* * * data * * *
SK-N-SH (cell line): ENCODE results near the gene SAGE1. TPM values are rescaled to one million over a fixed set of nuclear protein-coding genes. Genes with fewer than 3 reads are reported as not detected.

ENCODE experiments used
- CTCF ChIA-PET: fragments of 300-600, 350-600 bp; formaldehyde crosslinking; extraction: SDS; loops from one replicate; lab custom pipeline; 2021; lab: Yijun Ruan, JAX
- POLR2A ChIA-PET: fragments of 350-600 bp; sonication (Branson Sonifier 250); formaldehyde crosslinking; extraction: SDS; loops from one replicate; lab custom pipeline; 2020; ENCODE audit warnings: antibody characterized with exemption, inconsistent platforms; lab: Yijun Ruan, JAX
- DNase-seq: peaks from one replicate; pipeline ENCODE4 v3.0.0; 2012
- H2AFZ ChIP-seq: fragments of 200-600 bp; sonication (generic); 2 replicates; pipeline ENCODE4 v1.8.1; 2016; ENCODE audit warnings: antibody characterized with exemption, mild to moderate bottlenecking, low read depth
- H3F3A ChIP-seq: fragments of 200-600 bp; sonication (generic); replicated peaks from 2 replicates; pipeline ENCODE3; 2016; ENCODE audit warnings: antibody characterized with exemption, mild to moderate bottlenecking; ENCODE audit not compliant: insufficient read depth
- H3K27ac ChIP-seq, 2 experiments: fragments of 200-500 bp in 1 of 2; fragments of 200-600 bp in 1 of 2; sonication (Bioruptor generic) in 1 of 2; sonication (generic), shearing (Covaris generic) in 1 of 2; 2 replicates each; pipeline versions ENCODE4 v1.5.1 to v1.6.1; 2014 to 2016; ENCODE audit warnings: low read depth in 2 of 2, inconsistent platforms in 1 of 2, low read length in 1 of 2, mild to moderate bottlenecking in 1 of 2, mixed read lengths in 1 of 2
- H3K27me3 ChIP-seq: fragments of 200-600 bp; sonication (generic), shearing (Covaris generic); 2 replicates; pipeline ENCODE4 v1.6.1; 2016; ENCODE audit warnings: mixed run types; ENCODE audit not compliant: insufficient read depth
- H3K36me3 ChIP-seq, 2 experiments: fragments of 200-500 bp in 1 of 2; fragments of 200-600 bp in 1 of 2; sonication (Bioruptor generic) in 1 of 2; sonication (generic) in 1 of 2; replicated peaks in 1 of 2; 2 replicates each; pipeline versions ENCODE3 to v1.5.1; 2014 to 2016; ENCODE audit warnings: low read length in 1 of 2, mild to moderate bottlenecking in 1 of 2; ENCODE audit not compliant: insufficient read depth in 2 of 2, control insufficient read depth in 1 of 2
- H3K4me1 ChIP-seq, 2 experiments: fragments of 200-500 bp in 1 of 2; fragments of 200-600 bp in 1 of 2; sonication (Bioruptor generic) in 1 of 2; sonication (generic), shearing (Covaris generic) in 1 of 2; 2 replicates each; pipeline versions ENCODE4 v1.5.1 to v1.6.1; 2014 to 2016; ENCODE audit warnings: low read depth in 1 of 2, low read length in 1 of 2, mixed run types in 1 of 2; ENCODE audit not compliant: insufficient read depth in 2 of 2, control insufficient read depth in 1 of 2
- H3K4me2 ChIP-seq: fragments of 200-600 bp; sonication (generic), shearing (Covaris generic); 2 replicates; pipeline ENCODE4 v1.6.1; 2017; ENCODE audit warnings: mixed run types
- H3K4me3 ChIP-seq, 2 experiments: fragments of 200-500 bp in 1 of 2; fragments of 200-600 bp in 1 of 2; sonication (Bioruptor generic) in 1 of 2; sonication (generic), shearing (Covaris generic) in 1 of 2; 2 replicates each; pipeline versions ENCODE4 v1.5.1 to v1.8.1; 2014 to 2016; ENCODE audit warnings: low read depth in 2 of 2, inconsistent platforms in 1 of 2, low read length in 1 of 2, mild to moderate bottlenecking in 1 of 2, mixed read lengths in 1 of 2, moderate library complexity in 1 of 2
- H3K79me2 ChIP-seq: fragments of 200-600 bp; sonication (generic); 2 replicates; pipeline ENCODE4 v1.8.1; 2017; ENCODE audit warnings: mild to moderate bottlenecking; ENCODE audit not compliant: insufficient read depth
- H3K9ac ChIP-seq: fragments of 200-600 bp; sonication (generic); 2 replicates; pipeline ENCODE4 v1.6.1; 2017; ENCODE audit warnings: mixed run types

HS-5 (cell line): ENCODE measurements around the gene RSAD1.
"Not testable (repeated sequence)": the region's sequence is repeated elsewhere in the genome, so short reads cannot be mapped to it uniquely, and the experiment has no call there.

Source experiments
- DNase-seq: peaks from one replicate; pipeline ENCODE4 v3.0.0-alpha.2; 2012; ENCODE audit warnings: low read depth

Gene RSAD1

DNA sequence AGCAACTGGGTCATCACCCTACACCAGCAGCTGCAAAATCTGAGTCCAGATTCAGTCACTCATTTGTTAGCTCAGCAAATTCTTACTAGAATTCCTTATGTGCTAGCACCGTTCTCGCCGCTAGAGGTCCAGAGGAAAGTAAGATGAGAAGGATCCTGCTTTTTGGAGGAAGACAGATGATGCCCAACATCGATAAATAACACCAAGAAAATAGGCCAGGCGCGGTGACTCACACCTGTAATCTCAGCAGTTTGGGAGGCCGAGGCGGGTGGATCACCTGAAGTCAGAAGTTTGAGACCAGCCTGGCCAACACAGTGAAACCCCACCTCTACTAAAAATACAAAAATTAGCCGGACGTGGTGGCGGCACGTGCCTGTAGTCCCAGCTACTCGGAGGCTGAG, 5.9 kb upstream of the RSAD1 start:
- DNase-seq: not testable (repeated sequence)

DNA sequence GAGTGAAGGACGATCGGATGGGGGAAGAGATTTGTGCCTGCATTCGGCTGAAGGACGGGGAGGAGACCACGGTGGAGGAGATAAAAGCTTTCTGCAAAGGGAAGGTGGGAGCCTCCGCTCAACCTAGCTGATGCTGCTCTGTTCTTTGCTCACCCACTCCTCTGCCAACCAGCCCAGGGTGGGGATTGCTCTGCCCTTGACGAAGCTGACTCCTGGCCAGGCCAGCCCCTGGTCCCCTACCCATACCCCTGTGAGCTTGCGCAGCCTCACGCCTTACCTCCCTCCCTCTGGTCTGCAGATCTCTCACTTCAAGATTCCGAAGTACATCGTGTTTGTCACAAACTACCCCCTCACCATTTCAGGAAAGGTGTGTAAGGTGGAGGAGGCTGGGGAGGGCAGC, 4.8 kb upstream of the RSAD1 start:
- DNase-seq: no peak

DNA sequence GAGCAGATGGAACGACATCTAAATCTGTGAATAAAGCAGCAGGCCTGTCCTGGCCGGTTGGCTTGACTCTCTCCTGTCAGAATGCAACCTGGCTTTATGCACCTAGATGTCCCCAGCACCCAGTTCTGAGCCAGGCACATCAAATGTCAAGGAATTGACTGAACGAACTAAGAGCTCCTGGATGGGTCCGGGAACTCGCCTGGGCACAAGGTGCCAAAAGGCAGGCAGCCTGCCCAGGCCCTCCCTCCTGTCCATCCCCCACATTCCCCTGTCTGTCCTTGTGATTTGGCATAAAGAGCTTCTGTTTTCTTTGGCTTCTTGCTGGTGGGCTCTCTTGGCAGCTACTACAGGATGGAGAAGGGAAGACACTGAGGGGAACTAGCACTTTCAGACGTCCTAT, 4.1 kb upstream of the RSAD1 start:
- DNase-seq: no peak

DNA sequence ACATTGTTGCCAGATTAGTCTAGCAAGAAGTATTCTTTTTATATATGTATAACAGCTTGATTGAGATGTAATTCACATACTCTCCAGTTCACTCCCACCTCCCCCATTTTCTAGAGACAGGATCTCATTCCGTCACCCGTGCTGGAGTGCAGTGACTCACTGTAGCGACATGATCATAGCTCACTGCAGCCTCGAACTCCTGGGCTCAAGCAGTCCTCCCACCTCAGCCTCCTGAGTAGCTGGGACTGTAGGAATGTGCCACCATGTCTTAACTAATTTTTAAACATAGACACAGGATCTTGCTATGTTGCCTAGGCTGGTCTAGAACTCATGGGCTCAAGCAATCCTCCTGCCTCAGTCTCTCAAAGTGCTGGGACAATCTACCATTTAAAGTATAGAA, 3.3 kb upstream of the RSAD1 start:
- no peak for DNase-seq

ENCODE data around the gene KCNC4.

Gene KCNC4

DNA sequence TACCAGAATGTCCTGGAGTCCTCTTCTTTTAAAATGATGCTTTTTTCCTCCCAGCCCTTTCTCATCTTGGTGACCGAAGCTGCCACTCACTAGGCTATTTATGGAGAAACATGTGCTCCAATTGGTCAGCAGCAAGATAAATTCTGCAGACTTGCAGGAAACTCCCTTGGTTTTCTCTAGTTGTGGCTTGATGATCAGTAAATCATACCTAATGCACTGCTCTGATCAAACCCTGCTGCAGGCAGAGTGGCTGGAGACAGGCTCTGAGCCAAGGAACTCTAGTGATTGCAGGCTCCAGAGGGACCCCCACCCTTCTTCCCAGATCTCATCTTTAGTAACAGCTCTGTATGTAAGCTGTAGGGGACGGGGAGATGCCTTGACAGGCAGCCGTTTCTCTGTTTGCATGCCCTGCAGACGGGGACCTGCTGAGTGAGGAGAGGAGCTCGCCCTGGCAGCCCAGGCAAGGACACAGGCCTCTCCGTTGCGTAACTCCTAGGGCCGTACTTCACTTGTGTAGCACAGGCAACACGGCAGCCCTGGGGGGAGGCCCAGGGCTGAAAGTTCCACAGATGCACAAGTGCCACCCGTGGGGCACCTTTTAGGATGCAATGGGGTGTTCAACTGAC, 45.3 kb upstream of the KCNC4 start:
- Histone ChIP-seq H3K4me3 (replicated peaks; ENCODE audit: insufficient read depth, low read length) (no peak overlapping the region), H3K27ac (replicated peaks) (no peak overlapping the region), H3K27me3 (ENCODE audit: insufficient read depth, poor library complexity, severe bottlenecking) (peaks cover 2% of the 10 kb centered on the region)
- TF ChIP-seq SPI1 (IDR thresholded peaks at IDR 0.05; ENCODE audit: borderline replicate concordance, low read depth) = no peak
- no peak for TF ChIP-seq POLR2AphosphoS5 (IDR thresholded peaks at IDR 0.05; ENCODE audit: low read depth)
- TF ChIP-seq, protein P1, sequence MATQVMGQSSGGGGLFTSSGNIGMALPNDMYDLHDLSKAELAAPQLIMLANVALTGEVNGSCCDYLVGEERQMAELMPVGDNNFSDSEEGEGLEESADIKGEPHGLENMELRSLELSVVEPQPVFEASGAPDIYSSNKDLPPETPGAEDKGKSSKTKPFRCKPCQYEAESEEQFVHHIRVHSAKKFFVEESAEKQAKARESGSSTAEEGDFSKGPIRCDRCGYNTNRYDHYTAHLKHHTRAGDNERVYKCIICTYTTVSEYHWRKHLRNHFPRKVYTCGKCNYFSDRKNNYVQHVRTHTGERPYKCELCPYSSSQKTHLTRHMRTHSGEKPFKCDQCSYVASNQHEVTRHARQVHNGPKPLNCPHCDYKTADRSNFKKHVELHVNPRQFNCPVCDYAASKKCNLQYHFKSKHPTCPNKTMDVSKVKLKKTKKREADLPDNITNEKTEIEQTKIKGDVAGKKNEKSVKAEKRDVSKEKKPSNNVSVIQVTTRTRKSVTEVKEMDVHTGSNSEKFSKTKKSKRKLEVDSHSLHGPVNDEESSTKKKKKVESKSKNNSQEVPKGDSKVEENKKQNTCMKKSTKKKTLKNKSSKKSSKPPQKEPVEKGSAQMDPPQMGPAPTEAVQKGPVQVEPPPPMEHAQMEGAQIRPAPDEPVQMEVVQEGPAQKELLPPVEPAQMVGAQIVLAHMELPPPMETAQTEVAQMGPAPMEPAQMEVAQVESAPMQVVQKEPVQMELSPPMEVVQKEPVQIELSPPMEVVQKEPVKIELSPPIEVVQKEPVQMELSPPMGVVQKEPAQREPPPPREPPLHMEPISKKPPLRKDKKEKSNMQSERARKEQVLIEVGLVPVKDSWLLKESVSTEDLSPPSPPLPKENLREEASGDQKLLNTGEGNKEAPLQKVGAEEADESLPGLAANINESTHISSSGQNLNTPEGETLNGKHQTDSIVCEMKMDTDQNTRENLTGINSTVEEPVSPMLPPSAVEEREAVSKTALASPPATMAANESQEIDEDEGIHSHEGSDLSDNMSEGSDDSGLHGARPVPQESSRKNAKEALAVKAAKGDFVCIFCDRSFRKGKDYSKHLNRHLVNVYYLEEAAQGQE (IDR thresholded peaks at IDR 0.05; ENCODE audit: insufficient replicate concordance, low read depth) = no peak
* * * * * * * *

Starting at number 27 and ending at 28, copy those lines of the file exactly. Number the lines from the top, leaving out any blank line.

DNA sequence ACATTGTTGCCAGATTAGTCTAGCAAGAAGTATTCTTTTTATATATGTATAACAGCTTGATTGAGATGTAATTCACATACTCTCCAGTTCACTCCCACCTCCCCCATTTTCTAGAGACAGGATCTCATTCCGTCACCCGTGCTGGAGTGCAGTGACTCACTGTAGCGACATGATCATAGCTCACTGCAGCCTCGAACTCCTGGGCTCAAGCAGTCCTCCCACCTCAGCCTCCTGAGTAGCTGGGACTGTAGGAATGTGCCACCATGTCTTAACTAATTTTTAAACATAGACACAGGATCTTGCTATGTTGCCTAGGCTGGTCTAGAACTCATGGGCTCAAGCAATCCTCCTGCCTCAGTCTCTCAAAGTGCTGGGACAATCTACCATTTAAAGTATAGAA, 3.3 kb upstream of the RSAD1 start:
- no peak for DNase-seq